Online CBT and care managers effective against depression in primary care
New research shows that Internet CBT for depression is a well-functioning method in primary care. There is also evidence that involving a care manager in depression care, giving patients frequent, reliable guidance, both improves patients’ health and is highly cost-effective.
“For patients with depression, accessing care and getting continuity and coordination in care services are crucial,” says Anna Holst of Sahlgrenska Academy, University of Gothenburg. She has a PhD in medicine and is employed as a specialist physician and head of a Närhälsan primary care center (the public primary care provider in the Region Västra Götaland) in Gothenburg.
In her thesis work, Holst studied the cost-effectiveness of, first, cognitive behavioral therapy (CBT) mediated online and, second, a collaborative care organization with a care manager at the primary care center. This position is held by a specially trained nurse who continuously monitors and supports people with depression, steers them through the system and ensures that care measures are implemented.
Internet CBT proved to be a good alternative to the conventional depression treatment in primary care, and just as cost-effective. To many patients, the freedom of being able to receive therapy when and where they wanted was attractive.
Many winners from care managing
The results also showed that depression patients’ contact with a care manager is a sound method, enabling them to recover more rapidly and return to work significantly earlier. The fact that, compared with conventional primary care, implementing organized care managing is also highly cost-effective for healthcare services and society is a key finding.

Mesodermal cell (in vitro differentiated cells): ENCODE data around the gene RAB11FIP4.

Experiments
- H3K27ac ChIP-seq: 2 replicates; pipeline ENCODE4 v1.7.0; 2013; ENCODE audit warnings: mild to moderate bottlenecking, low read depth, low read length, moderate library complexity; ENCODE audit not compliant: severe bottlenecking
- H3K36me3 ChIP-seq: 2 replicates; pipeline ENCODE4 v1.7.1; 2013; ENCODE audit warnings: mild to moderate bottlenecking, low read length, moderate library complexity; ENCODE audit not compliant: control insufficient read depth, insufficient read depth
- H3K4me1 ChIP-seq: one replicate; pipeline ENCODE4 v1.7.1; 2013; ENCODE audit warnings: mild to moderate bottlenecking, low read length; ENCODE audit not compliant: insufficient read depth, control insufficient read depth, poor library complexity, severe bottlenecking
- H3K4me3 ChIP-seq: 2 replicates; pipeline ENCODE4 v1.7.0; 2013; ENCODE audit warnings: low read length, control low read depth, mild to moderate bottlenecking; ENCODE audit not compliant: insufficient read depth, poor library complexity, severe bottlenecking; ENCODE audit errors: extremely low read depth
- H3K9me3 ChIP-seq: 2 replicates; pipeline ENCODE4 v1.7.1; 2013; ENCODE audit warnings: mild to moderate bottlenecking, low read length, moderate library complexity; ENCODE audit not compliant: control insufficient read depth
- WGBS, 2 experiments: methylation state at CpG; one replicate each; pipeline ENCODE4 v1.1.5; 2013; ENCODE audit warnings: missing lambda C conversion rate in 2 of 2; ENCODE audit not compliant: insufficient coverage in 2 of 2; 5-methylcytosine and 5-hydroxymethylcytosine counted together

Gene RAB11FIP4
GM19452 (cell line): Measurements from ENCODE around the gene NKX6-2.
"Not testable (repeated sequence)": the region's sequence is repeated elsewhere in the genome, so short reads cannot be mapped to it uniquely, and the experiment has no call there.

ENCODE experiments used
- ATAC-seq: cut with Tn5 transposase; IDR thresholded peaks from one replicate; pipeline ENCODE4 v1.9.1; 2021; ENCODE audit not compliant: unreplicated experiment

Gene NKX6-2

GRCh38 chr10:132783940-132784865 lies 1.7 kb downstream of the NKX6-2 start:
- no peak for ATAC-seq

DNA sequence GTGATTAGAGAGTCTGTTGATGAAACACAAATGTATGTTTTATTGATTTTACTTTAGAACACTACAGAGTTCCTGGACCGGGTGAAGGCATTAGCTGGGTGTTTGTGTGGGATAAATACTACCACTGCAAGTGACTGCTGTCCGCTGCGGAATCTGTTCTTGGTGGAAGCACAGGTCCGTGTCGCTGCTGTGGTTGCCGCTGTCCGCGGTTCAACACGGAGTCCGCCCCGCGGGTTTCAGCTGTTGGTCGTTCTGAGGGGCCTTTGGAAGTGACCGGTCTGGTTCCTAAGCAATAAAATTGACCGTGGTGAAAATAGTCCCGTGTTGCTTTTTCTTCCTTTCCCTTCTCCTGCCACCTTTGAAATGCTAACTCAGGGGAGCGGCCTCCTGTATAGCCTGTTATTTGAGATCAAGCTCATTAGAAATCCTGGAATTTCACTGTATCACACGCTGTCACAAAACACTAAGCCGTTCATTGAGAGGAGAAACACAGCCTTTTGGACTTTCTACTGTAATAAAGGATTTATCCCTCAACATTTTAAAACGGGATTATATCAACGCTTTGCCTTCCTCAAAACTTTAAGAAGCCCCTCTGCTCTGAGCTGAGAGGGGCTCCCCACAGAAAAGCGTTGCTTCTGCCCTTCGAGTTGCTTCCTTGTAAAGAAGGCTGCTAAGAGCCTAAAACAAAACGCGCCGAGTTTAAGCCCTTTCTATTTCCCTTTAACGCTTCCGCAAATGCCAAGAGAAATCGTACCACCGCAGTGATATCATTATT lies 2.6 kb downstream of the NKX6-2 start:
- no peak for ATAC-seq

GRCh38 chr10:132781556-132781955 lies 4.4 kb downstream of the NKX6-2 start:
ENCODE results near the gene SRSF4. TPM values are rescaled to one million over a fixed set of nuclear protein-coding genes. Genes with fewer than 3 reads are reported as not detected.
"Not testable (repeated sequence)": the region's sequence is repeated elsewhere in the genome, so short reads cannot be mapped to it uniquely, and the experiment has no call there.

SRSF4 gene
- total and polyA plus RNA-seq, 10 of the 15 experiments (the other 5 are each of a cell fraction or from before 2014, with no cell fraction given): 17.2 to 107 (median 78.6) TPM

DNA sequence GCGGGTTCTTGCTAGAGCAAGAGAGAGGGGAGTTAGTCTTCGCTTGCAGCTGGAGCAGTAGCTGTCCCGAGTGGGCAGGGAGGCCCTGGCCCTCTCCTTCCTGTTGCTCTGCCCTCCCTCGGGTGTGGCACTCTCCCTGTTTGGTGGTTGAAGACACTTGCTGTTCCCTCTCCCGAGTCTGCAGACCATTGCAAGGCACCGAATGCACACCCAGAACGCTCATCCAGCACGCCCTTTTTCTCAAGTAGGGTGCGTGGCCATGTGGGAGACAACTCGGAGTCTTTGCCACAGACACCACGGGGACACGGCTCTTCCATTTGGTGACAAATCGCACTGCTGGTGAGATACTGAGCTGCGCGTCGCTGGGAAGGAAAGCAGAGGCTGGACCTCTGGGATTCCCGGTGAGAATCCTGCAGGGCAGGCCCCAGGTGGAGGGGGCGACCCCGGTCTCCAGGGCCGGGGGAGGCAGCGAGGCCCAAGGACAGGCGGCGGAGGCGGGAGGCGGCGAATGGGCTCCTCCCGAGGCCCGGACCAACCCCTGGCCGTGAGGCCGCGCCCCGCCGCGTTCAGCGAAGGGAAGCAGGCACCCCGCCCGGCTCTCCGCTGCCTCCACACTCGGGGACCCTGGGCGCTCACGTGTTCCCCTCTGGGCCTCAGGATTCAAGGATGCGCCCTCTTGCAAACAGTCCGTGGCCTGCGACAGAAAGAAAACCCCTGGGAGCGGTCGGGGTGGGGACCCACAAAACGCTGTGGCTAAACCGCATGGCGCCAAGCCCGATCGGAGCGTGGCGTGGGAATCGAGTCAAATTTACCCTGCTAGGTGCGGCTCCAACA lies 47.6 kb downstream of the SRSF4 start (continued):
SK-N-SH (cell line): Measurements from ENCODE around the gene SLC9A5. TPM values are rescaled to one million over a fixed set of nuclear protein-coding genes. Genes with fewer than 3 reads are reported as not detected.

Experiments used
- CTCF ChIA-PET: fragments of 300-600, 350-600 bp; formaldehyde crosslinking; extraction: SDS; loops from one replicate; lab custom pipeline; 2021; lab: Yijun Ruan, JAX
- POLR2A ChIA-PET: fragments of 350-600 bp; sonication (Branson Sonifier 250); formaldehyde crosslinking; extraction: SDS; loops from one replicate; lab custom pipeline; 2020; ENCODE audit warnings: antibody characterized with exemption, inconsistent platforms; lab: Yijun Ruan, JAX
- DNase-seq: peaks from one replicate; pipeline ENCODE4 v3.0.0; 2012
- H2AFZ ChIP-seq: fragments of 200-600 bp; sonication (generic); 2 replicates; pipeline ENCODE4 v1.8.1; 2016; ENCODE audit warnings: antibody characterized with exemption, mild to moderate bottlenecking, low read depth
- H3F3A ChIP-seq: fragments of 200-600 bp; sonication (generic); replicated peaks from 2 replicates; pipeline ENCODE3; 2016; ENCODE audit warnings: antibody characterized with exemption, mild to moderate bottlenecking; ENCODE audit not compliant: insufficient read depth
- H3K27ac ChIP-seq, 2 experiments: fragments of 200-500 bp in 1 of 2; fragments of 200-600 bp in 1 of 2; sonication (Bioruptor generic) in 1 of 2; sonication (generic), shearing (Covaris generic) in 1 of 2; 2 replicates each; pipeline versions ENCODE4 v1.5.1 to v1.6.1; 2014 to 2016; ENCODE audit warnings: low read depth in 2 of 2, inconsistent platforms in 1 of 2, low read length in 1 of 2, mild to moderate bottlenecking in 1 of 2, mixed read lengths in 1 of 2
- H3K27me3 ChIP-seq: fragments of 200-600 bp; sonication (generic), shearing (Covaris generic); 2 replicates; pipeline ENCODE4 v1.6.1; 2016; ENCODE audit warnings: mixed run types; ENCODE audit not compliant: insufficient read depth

The basis for Holst’s research comprised nearly 400 patients with mild to moderate depression. Those in contact with a care manager not only regained their health faster; more patients in this category also recovered fully and a higher proportion returned to work earlier. Together, these factors contribute to the high cost-effectiveness of organized care managing in primary care.
“These results are exciting and can serve as the foundation for decision-making about depression care, which in fact makes up a large share of the health care provided in Sweden today, since depression is so extensive. A huge number of Swedes are affected by depression, either personally or as family members,” Holst says.
Research with potential for influence
Cecilia Björkelund, senior professor in general practice at Sahlgrenska Academy, University of Gothenburg, emphasizes the value of evidence-based research on how organization and methods in the pressured primary care sector can be developed:
“Depression is a major challenge to primary care. Continuity and accessibility for people who are affected are especially important. And in those respects, care works poorly today. After the initial visit to the doctor, a patient may have to wait for months before meeting a psychologist or therapist. During the waiting, the health center isn’t always in regular contact with the patient. Being on the waiting list doesn’t constitute good care — in fact, it’s no care at all.”
Images: Collage (photo: Mattonstock) and portrat pictures of Anna Holst (photo: Thomas Harrysson) and Cecilia Björkelund (photo: Christina Ylander)